Prevalence of smoking among opioid-dependent individuals is four-fold that of the general US adult population and is associated with increased risk for smoking-related morbidity and mortality. The 2009 passage of the Family Smoking Prevention and Tobacco Control Act gave the FDA regulatory junsdiction over tobacco products, and a public policy mandating a reduction in cigarette nicotine content is currently being considered. Such a policy could dramatically reduce smoking rates and smoking-related adverse health effects in the general population. Unfortunately, little is known scientifically about the effects of reduced-nicotine cigarettes in populations that are especially vulnerable to smoking and adverse health outcomes, including smokers with comorbid other drug dependence. Whether this more dependent group might respond with compensatory increases in smoking rate or inhalation patterns, potentially increasing exposure and adverse health effects, is unknown. The overarching objective of this project is to conduct a thorough experimental evaluation ofthe abuse liability and health effects of very low nicotine content (VLNC) cigarettes in opioid-dependent smokers. We will compare cigarettes varying in nicotine content across a range of doses starting from levels approximating those in usual brand cigarettes to very low nicotine levels (0.83, 0.28, 0.10, 0.03mg) using brief- and extended-exposure protocols. This project will represent the first investigation of VLNC cigarettes in smokers with opioid dependence or other substance use disorders and stands to contribute new scientific knowledge with the potential to inform FDA policy decisions. As Primary Aims, we will evaluate whether VLNC substitute for usual-nicotine cigarettes during bnef exposure, without producing compensatory increases in smoking, and we will compare VLNC and usual-nicotine cigarettes, under conditions of extended (12-week) exposure, on smoking rates, toxin exposure levels, and nicotine dependence. As Secondary Aims, we will assess adherence, withdrawal, cigarette demand, biomarkers of exposure to carcinogens, markers of pulmonary, cardiovascular and neurocognitive function and use of other non-prescribed drugs. Understanding how opioid-dependent smokers respond to reduced-nicotine cigarettes is essential for evaluating the potential impact of a nicotine reduction policy. We propose to provide the first experimental analysis of the effects of VLNC cigarettes in opioid-dependent smokers using measures that are relevant to the abuse liability and potential health impact of these products. Taken together, these data have the potential to directly inform FDA policv decisions regarding reduced-nicotine tobacco products.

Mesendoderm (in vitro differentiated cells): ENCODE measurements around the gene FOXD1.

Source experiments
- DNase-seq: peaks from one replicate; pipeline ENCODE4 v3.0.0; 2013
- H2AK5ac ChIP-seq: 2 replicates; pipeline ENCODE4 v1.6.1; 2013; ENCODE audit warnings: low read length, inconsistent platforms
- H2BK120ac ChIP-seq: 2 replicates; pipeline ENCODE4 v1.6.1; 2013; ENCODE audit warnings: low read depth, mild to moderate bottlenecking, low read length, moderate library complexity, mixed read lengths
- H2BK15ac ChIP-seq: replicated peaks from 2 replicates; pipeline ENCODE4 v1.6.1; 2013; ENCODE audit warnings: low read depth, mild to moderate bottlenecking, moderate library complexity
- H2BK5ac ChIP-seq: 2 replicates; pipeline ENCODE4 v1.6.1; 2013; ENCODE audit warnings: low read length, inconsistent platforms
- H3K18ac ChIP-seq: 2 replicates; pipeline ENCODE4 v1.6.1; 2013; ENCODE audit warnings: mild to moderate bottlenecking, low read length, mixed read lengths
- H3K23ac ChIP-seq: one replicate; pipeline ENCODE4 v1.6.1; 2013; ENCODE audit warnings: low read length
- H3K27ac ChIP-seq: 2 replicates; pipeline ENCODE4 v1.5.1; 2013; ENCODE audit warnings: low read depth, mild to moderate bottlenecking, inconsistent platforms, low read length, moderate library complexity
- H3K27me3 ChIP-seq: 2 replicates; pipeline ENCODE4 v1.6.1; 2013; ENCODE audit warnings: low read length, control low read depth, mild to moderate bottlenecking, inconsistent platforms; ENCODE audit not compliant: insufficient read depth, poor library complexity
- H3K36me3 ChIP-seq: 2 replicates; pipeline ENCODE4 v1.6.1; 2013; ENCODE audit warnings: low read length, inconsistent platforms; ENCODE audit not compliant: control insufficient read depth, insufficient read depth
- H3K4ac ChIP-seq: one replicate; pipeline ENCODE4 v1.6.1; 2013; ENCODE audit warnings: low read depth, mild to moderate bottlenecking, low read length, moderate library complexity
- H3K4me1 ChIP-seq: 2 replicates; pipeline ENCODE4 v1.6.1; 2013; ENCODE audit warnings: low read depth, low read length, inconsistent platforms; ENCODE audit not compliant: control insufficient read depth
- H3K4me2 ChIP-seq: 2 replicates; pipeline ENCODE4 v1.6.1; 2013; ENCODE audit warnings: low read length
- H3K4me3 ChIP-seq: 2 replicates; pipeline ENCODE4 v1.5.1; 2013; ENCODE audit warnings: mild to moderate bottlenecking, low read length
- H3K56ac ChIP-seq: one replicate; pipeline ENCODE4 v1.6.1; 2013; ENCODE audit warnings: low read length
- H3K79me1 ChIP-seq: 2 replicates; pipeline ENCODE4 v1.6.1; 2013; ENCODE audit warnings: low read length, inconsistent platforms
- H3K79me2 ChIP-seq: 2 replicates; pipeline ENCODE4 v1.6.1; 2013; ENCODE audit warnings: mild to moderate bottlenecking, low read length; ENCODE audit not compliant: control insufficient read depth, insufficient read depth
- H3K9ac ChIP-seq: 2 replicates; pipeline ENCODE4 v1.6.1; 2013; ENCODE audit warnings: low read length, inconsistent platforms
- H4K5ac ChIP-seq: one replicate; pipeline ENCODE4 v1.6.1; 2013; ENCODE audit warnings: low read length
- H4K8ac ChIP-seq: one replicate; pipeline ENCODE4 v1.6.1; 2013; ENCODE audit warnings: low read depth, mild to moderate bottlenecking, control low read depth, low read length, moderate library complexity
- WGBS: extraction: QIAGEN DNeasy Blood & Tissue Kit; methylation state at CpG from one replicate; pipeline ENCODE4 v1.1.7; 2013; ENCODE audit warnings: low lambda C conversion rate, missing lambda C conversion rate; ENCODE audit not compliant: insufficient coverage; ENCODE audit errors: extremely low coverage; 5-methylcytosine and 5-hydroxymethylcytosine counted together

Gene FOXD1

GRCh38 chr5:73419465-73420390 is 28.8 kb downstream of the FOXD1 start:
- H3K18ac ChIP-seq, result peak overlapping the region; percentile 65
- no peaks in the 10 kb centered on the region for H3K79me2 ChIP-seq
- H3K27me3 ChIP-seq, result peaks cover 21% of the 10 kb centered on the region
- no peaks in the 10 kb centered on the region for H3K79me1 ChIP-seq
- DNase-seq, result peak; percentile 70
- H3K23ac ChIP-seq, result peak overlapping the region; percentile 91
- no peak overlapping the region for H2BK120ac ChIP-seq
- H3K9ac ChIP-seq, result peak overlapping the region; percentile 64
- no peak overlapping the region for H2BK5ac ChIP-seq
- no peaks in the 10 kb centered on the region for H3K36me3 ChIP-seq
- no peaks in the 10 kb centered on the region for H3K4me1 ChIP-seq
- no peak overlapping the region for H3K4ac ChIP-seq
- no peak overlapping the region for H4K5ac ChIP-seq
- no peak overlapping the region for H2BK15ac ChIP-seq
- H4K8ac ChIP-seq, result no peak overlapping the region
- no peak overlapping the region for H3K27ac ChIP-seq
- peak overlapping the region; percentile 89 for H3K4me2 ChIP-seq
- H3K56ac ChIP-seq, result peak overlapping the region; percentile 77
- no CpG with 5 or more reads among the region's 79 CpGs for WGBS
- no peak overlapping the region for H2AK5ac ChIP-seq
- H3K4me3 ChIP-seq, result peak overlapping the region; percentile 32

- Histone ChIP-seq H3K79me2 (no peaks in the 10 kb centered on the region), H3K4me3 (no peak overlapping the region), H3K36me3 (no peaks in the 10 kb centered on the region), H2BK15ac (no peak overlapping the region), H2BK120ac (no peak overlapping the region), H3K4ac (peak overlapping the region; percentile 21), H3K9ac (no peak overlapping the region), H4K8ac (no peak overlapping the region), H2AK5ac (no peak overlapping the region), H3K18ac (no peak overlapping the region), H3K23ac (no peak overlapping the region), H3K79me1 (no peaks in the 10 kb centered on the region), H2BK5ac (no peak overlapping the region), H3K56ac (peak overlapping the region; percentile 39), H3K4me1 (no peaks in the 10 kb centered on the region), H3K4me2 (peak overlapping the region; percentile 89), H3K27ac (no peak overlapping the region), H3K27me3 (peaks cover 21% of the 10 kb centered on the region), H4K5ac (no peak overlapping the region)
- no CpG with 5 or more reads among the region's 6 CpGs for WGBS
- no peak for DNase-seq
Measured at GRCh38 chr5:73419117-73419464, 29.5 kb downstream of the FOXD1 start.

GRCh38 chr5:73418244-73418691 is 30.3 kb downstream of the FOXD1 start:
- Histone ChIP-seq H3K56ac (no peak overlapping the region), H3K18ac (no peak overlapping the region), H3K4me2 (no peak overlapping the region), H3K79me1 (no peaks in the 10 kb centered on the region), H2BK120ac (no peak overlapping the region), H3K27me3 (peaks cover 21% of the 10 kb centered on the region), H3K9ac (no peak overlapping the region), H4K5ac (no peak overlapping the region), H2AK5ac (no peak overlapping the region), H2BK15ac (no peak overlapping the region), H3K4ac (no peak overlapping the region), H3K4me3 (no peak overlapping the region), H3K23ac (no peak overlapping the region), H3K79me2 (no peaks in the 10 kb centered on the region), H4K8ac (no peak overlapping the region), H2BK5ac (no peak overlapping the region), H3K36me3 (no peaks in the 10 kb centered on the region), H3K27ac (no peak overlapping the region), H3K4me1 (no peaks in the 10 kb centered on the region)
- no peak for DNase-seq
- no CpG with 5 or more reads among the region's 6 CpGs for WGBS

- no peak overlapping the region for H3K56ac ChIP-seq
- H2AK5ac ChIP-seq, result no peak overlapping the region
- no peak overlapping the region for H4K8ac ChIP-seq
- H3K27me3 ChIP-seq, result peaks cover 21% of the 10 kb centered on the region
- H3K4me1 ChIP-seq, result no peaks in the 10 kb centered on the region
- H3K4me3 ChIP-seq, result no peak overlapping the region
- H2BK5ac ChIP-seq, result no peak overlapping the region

Public Health Relevance

Prevalence of smoking in opioid-dependent individuals is four-fold that of the U.S. adult population and associated with significant smoking-related morbidity and mortality. This project will investigate the acute and extended effects of reduced-nicotine cigarettes on smoking rate, toxicants, health effects, cognitive functioning and other measures in smokers receiving methadone or buprenorphine treatment for opioid dependence. This information will help to determine whether a public health policy of reducing the nicotine content of cigarettes would be effective and safe forthis challenging population of vulnerable smokers.

National Institute of Health (NIH)
National Institute on Drug Abuse (NIDA)
Specialized Center (P50)
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Special Emphasis Panel (ZRG1)
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University of Vermont & St Agric College
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